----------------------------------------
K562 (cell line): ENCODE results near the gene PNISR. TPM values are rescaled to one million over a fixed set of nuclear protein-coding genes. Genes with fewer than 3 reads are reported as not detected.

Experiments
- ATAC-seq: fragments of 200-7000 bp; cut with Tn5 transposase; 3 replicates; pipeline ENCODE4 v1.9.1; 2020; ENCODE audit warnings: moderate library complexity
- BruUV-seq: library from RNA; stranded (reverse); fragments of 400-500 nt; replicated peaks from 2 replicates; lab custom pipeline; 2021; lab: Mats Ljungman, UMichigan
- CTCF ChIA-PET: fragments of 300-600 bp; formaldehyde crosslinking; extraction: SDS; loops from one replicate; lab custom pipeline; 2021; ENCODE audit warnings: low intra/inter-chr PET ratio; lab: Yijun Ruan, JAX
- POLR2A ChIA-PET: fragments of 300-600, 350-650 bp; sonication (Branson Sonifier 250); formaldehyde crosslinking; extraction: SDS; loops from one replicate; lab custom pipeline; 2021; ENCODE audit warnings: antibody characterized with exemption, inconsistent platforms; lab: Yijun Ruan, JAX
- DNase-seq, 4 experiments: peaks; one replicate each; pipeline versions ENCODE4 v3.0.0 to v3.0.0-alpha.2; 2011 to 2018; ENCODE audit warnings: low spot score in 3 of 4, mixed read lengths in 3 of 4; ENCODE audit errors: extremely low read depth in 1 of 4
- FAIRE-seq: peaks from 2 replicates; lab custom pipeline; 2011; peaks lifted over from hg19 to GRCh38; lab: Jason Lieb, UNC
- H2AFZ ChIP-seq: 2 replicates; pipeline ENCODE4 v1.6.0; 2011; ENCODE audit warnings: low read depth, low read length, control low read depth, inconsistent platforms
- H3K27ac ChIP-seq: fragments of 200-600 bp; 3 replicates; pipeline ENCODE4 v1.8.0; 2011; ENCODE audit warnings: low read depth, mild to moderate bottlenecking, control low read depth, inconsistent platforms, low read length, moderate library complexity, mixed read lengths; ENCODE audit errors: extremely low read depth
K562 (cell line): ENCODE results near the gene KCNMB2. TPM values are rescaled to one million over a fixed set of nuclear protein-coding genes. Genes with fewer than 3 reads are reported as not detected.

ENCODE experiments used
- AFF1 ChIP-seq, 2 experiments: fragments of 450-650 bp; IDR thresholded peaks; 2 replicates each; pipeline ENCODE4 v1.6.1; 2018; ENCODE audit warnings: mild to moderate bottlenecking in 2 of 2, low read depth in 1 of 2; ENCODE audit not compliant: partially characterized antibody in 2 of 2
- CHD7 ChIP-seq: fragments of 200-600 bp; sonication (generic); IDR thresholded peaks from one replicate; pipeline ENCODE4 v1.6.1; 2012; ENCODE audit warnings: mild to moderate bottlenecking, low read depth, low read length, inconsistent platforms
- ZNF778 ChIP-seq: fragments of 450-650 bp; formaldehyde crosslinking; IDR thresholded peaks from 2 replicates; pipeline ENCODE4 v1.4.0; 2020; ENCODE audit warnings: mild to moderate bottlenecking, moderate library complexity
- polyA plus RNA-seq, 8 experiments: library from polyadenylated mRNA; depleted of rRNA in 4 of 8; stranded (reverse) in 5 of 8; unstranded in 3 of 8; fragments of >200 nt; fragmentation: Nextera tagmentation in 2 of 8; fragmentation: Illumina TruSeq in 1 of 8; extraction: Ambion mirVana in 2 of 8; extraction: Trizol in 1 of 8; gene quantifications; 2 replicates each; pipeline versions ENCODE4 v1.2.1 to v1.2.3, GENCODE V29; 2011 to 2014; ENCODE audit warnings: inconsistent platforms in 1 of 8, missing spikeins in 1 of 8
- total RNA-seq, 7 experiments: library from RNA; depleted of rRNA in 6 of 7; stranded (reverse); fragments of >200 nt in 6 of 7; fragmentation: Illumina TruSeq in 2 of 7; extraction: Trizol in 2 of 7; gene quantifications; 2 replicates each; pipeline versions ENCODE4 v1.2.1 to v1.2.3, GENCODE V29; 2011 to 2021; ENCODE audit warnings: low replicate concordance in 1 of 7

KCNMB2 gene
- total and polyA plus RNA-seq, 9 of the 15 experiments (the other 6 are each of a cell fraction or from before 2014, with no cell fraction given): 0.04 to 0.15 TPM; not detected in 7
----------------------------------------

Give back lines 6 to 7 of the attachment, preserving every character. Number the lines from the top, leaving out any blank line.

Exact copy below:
- POLR2A ChIA-PET: fragments of 300-600, 350-650 bp; sonication (Branson Sonifier 250); formaldehyde crosslinking; extraction: SDS; loops from one replicate; lab custom pipeline; 2021; ENCODE audit warnings: antibody characterized with exemption, inconsistent platforms; lab: Yijun Ruan, JAX
- DNase-seq, 4 experiments: peaks; one replicate each; pipeline versions ENCODE4 v3.0.0 to v3.0.0-alpha.2; 2011 to 2018; ENCODE audit warnings: low spot score in 3 of 4, mixed read lengths in 3 of 4; ENCODE audit errors: extremely low read depth in 1 of 4